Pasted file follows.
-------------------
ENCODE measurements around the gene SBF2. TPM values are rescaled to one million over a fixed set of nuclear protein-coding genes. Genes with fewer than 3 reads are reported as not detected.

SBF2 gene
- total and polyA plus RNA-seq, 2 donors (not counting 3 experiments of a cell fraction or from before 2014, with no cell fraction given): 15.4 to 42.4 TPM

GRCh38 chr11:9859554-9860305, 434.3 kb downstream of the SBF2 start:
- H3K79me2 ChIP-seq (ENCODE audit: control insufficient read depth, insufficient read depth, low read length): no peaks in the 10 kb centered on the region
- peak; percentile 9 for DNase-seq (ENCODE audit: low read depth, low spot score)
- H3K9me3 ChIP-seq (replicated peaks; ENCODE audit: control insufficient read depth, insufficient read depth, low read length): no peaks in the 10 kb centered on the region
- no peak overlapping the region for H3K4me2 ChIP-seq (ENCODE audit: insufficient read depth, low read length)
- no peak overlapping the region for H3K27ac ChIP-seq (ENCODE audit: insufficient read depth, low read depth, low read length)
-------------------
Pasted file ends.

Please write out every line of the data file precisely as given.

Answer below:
ENCODE measurements around the gene SBF2. TPM values are rescaled to one million over a fixed set of nuclear protein-coding genes. Genes with fewer than 3 reads are reported as not detected.

SBF2 gene
- total and polyA plus RNA-seq, 2 donors (not counting 3 experiments of a cell fraction or from before 2014, with no cell fraction given): 15.4 to 42.4 TPM

GRCh38 chr11:9859554-9860305, 434.3 kb downstream of the SBF2 start:
- H3K79me2 ChIP-seq (ENCODE audit: control insufficient read depth, insufficient read depth, low read length): no peaks in the 10 kb centered on the region
- peak; percentile 9 for DNase-seq (ENCODE audit: low read depth, low spot score)
- H3K9me3 ChIP-seq (replicated peaks; ENCODE audit: control insufficient read depth, insufficient read depth, low read length): no peaks in the 10 kb centered on the region
- no peak overlapping the region for H3K4me2 ChIP-seq (ENCODE audit: insufficient read depth, low read length)
- no peak overlapping the region for H3K27ac ChIP-seq (ENCODE audit: insufficient read depth, low read depth, low read length)